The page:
Thursday, October 18, 2007

State Debt for Cancer Reasearch

On the November 6th ballot, there will be Proposition 15, "a $3 billion bond proposal that would create the Cancer Prevention and Research Institute of Texas to distribute as much as $300 million a year for a decade." The Austin American Statesman Article, State asks voters to boost cancer research funding, states that Scientists and doctors say, that with more research, patients will be able to be tested for cancer with a simple blood test, long before the cancer grows. Also, they will be able to personalize treatment for each patient, rather than chemotherapy, the only option currently. Such early detection would increase the chances of survival, and personalized treatment would be much less harsh and more effective. All that is needed is money for research.

There are some critics of the proposition. They believe that the state shouldn't have to go into debt for this research. Senator Kevin
Eltife said, "I think it's wrong to borrow $3 billion and saddle future generations with having to pay that back when we have cash in the bank." I believe that the research is more important than the future generation's debt. The research would directly affect their lives. It would allow them to not have to suffer as many people before them had to. Don't you think that's worth the debt? Don't you think that they will think it was worth the debt?

The other criticism is that other diseases need research, also, why cancer? Heart disease kills more people than cancer. Though, as the article points out, cancer kills many more younger people. Also, there are some preventative measures a person can take against heart disease, in most cases. With cancer, though, sometimes a person can be in perfect health, and take care of themselves, but they still develop cancer. Too many people suffer from cancer, and if we are that close to these developments, why not give research a little boost? Cut the research time down, that research could save a loved one.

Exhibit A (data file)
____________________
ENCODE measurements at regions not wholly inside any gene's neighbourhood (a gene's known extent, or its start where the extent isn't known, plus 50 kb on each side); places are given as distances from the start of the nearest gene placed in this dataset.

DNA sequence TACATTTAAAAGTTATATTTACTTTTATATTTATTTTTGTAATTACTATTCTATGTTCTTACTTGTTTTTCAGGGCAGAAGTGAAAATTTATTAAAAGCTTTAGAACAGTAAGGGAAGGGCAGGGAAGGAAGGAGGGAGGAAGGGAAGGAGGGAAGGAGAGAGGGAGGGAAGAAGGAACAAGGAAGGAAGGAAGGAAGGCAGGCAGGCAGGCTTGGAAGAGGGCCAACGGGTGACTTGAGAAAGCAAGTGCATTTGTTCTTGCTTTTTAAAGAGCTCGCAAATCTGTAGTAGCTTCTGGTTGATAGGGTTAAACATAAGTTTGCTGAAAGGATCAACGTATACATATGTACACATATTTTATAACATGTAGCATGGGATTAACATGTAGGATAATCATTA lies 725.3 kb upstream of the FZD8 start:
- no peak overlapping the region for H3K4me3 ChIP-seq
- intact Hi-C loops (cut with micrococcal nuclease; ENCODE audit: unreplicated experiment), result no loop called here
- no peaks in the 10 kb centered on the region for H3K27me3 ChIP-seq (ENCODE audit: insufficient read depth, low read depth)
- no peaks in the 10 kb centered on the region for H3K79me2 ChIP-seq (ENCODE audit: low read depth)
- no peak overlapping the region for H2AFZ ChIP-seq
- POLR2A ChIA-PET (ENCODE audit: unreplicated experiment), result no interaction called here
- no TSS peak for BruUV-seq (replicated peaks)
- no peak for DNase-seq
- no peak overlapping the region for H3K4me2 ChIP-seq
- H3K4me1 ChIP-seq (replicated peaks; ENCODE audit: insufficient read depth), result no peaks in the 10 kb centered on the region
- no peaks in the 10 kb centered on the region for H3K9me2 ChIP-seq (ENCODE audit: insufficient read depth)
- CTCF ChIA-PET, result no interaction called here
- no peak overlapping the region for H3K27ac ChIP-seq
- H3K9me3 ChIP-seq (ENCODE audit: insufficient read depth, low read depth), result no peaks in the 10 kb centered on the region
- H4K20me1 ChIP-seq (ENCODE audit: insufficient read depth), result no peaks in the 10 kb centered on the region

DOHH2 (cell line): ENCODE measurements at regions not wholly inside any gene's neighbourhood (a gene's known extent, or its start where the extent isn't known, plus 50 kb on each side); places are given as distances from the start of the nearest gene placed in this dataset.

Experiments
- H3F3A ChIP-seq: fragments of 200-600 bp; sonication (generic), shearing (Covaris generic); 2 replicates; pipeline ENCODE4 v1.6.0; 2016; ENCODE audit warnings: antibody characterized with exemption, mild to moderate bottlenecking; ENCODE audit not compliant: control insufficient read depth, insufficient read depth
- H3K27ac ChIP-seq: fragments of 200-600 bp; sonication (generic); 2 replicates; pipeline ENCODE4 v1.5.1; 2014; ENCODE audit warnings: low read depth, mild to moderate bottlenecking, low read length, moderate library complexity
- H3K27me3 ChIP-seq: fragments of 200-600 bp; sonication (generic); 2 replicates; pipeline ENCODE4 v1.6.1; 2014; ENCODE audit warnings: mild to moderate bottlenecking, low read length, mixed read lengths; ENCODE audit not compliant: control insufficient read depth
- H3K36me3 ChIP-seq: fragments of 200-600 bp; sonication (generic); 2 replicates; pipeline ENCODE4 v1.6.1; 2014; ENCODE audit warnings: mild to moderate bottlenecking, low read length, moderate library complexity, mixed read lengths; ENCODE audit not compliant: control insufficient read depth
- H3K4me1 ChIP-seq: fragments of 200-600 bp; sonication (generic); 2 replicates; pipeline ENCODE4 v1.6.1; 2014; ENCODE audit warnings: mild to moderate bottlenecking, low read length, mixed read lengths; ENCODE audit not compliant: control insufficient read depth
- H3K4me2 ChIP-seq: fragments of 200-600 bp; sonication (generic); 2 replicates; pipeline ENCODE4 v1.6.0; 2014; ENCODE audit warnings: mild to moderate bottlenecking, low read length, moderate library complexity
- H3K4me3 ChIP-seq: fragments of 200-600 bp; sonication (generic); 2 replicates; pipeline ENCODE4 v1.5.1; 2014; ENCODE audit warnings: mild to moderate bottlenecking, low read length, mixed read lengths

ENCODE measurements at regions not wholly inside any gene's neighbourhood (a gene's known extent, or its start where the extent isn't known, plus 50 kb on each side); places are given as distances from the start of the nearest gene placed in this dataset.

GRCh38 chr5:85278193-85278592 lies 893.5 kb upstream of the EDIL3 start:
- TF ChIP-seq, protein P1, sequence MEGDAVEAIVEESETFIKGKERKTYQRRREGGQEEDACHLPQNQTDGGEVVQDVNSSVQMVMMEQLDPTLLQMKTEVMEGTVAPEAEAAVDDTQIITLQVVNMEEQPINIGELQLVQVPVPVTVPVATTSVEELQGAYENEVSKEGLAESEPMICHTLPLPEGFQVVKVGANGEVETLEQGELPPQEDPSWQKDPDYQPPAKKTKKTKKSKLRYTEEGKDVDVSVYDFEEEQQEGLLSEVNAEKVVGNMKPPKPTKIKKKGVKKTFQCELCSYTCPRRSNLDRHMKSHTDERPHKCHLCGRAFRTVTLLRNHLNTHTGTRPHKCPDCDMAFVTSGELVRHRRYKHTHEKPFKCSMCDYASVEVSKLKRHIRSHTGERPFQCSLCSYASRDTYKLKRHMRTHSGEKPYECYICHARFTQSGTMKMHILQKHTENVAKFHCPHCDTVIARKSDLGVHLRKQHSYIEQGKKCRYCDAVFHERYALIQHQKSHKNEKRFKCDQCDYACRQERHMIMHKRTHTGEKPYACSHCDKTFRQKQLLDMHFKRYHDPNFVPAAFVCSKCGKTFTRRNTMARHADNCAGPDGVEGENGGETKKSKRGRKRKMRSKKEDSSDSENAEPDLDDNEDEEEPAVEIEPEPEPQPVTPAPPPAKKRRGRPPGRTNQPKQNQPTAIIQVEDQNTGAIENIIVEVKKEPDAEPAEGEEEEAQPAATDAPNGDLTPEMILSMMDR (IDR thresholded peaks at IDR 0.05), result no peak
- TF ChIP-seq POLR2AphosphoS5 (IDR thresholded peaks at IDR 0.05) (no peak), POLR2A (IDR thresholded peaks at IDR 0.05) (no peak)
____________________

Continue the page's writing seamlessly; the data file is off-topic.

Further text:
Children develop cancer. It's a tragedy to loose a young life to something that may be preventable! They didn't do anything wrong to get it, it is just something that happens. It is a terrible way to die, or a terrible way to live. Chemotherapy is so painful and debilitating, and if there is a way that a person wouldn't have to go through that pain, I believe we should work to find it. Maybe it's because I lost both of my grandfathers to cancer, but for everyone, I think the proposition should be approved.

Also, the research is so encompassing that it could also benefit other research as well. What the scientists discover could lead to cures or some type of developments for other diseases. So I just want to say, Vote. I think it's worth it.

Friday, October 5, 2007

High School Students Working the Polls

In this year's legislation session, a bill that would allow 16 and 17 year old students to work as election clerks died. Students who are not yet old enough to vote would be trained and allowed to work and participate in elections.

I believe this is a great idea. Many students are excited about voting while they are taking government in high school, but are still too young to vote. They should be allowed to participate in some way, which may help the students to keep their interest. Only forty-two percent of 18 - 29 year old people voted in Texas. We ranked 46th in that category! There are only 50 states. That is ridiculous. I believe allowing students to participate and see what it is all about would encourage them to be more involved in their government. I was 16, turning 17 the day after the last presidential election, I was also taking government in High School at that time. My teacher really made the entire class feel that they needed to vote and be involved. I'm sure many of us would have volunteered to work at the polls. Maybe extra credit could even be offered. Or it could be a class project.

The only thing that I disagree with that was proposed is that the students will be required to work for graduation credit. The election only happens once every two years; there are too many problems that could go wrong with that.

One other point that was brought up in the article is that most of the people working those positions right now are elderly people. Once we loose that part of the population, there may not be enough volunteers to run the polls. Introducing students early is a good idea to ensure there will still be people who will volunteer in the future.

I hope this issue is brought up again in the next legislation as it is promised. Students need to realize the importance of voting. That's the only way we can change the government to pay attention to what we want and need, to what our issues are.

I found this article on the Austin American Statesman Website: